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Population Research: U.S. Census

Resources for Population Research

Important Note About the U.S. Population Census

Between 1790 and 2000, the United States conducted one national census every 10 years. In an effort to provide detailed information more frequently, beginning in 2005, the Census Bureau began conducting the nationwide American Community Survey (ACS)  to collect data on a broad range of subjects on a regular basis. This survey was designed to supplement the brief “short form” decennial census which is still administered.  The ACS has an annual sample size of about 3.5 million addresses, with survey information collected nearly every day of the year. Data are pooled across a calendar year to produce estimates for that year. As a result, ACS estimates reflect data that have been collected over a period of time rather than for a single point in time as in the decennial census.

Estimates of ACS data are available on an annual, three-year and five-year basis, depending upon the population size of the geographic area. Special caution must be used when comparing data over time. For more information, see Understanding and Using American Community Survey Data: What all Data Users Need to Know;  and ACS Guidance for Data Users.

Historical U.S. Census

Historical Statistics of the United StatesMillennial ed. Carter, S. B.  New York: Cambridge University Press, 2006

Wide range of historical data.Tables cover specific indicators such as employment, income, saving, poverty, construction, housing, consumer price indexes, and others.

Population Information in Nineteenth Century Census Volumes Shulze, S. Phoenix, AZ : Oryx Press, 1983. Identifies the population information in the U.S. Census decennial reports from 1790 to 1890. Describes the contents and unique aspects of each census.

Population Information in Twentieth Century Census Volumes: 1900-1940  Shulze, SPhoenix, AZ : Oryx Press, 1985

Population Information in Twentieth Century Census Volumes: 1950-1980 Shulze, SPhoenix, AZ : Oryx Press, 1988

Bibliography and Reel Index: A Guide to the Microfilm Ed. of the U.S. Decennial Census Publications, 1790-1970 Woodbridge, Conn. : Research Publications, 1975.

Serves as a bibliography of U.S. Decennial Census Publications for 1790-1970 and as a reel index for the microform collection. Includes statistics on race, nationality, sex, occupations, and education. 

Where to Find U.S. Census Data

U.S. Census Quickfacts - Current population and other data for locations with a population of 5,000 or more. Options for viewing the data in charts, maps or tables.

American Factfinder - U.S. Census Bureau interface for accessing decennial and American Community Survey (ACS) data from 2000-present. Options for viewing data in tables or maps (selective) and for downloading into Excel. (Forthcoming Beta version also available.)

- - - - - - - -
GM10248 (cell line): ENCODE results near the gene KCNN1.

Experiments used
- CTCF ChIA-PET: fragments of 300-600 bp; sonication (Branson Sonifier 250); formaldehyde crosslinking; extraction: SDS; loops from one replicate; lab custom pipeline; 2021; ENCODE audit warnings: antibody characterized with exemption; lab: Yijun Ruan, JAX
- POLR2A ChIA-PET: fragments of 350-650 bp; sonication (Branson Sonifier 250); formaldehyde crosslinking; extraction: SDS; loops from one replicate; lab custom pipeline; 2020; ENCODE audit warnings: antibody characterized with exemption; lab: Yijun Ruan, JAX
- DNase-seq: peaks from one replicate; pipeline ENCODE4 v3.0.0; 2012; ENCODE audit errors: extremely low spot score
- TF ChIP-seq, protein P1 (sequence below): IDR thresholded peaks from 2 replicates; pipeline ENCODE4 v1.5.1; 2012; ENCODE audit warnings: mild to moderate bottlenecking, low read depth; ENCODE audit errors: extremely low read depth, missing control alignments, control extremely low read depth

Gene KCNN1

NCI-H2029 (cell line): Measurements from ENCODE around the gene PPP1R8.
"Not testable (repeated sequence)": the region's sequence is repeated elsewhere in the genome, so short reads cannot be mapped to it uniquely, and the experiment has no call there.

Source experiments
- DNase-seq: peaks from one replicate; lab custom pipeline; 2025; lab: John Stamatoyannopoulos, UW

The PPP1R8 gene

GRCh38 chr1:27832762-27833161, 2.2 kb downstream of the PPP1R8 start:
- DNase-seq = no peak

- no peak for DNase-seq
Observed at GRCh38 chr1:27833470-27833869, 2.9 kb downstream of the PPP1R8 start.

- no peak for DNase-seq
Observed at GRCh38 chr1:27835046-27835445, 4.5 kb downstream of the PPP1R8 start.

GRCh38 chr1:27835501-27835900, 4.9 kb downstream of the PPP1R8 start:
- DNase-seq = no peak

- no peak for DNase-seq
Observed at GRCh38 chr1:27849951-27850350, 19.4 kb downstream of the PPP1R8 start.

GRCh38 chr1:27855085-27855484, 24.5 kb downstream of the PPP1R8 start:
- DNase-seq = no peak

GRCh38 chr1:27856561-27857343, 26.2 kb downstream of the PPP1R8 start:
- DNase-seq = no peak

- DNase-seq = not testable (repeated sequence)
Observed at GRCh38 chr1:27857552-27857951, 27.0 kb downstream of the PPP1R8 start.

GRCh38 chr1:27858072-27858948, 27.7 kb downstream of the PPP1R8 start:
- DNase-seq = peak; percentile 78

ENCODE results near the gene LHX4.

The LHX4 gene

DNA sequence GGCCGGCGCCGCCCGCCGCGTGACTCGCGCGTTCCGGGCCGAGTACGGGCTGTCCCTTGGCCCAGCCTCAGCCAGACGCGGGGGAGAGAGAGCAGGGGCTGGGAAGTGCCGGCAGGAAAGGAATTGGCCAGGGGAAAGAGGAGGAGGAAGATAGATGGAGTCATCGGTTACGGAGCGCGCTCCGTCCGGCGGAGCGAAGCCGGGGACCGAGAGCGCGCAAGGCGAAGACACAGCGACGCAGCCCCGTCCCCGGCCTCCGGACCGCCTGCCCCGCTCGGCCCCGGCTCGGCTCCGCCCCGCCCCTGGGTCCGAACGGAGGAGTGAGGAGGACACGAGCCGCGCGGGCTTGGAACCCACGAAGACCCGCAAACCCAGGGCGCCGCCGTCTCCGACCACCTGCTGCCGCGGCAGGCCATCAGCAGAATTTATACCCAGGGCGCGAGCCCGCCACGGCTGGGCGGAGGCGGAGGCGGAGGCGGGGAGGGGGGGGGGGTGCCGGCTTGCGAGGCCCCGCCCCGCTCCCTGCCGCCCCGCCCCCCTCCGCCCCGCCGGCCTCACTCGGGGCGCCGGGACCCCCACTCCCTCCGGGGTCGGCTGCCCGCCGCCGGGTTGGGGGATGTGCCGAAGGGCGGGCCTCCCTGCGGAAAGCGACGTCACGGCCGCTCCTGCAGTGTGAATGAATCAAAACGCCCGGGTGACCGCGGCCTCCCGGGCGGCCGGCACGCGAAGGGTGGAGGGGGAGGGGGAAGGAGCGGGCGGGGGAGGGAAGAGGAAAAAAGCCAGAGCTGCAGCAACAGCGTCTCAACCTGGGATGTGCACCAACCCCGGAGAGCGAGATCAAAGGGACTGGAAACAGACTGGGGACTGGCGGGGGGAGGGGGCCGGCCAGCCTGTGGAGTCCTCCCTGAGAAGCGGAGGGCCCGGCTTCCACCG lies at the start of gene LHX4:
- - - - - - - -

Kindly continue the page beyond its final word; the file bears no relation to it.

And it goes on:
Social Explorer - User-friendly interface for interactive maps and census data reports from 1790 to the present. Also includes the 2011 censuses for Canada and the United Kingdom.

Annual Intercensal Estimates for the nation, states, counties and some cities and towns. 1909 - .

U.S. State Data Center Program  - A network of Data Centers  that provide census information for individual states.

U.S. Population Projections - Census Bureau estimates of the population for future dates.

PolicyMap - Online data and mapping application providing access to housing, crime, mortgage, health, demographic, job, and education indicators from both public and proprietary sources. Geographic availability differs by source. Some data available for downloading.

U.S. Census Published Volumes - PDF versions of published U.S. Census publications. 1790-2010 

U.S. Census Selected Bibliography

Encyclopedia of the U.S. Census from the Constitution to the American Community Survey.  M. J. Anderson, C. F. Citro, & J. J. Salvo (eds.) Thousand Oaks, CA : CQ Press, 2012. 

Measuring America: The Decennial Censuses From 1790 to 2000. J.G. Gauthier. Washington, D.C.: U.S. Dept. of Commerce, Economics and Statistics Administration, U.S. Census Bureau, 2002.(includes questionnaries from every census)

A Short Introduction to the U.S. Census. J.D. Carl. Boston: Pearson Education, 2012. 

Using the American Community Survey: Benefits and Challenges. C.F. Citro and G.Kalton. Washington, D.C.: National Academies Press, 2007. 

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